Not giving up is important, but sometimes it’s important to have courage and flexibility to change the original plan and make some adjustments if necessary, especially when the time and the budget are limited, and sometimes “Plan B” can be better than the original plan, so it’s important not to be afraid of making adjustments and changes.

Have there been any especially important lessons that you’ve learned during your career?

This might sound very general, but for any job and project, I’ve learned the importance of how and what you communicate with people because it makes a big difference. 

Also, you need to have flexibility especially when you need to work with many people, but also you need to be able to have the strength to not be influenced and confused by too many different opinions and people. 

Each person could have a different view and opinion about a project. However, it is necessary for a production consultant to stay objective because the most important thing is to achieve and complete each project successfully.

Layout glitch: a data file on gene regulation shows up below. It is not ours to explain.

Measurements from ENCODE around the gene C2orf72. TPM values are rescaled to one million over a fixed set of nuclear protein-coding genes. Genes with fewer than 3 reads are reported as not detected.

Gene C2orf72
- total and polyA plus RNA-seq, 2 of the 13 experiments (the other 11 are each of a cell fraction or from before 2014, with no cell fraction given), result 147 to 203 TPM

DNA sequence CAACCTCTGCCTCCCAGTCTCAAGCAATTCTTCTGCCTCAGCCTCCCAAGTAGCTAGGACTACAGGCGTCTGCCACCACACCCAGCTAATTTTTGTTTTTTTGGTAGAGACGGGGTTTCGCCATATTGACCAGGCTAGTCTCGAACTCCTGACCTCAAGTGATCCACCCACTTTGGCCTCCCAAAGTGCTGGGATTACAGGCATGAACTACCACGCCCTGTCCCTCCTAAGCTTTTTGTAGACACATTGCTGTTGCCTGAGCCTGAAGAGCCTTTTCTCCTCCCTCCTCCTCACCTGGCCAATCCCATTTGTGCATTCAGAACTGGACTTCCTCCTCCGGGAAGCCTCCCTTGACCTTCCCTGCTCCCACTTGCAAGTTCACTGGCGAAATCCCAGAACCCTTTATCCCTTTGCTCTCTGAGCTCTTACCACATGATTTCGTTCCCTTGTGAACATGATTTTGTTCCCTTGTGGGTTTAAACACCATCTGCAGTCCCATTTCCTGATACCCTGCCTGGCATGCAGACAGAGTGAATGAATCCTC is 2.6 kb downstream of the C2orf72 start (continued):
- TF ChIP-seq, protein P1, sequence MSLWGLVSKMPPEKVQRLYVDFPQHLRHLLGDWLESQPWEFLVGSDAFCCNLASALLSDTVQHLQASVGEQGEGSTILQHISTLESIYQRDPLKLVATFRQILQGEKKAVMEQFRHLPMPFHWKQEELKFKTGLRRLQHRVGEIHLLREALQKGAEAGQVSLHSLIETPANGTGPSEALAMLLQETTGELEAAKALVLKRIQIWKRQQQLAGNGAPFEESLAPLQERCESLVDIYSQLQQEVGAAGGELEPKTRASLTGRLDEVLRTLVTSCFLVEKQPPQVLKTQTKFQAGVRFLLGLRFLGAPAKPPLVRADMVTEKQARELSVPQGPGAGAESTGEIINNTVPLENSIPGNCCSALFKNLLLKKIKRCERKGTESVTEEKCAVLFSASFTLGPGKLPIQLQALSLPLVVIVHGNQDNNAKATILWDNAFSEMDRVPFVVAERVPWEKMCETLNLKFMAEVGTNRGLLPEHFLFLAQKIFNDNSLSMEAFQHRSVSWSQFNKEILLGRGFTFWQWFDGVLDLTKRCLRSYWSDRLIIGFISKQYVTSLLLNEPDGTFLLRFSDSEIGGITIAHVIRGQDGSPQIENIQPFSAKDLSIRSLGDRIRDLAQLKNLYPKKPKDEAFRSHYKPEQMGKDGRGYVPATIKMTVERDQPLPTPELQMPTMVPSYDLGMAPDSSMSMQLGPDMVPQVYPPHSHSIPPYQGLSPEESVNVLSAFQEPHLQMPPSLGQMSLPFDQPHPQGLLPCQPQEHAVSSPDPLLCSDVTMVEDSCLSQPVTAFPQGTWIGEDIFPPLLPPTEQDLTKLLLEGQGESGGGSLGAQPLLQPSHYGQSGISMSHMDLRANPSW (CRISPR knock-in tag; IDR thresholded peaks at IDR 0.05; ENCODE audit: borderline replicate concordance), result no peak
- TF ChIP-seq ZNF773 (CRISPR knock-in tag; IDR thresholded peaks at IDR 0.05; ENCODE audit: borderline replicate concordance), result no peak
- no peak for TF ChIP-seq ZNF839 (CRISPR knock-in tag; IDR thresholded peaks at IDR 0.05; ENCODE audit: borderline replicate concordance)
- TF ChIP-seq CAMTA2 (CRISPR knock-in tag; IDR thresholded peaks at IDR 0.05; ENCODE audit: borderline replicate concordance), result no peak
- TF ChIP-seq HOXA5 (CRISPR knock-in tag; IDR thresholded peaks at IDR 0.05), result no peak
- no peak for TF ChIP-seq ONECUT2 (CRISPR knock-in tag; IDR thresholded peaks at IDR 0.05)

Which of your projects/assignments so far have you found the most challenging?

The most challenging project was the promotion for the film Zero Dark Thirty. The film was nominated for multiple Academy Awards, so the promotion of the film was very important in Japan as well, and the marketing team had lots of great ideas. 

However, the marketing strategies for the U.S. and Japan were almost complete opposites, so it was incredibly difficult to create a marketing plan that both the U.S. and Japan could be happy with. 

The U.S’s strategy was to trigger the curiosity of the potential audience by not revealing much about the film until the release, while the Japanese marketing team wanted to show more details about the film since Japanese people wouldn’t be convinced to go to a movie theater without knowing much about what they are going to see, so the cultural difference hugely affected the marketing plan.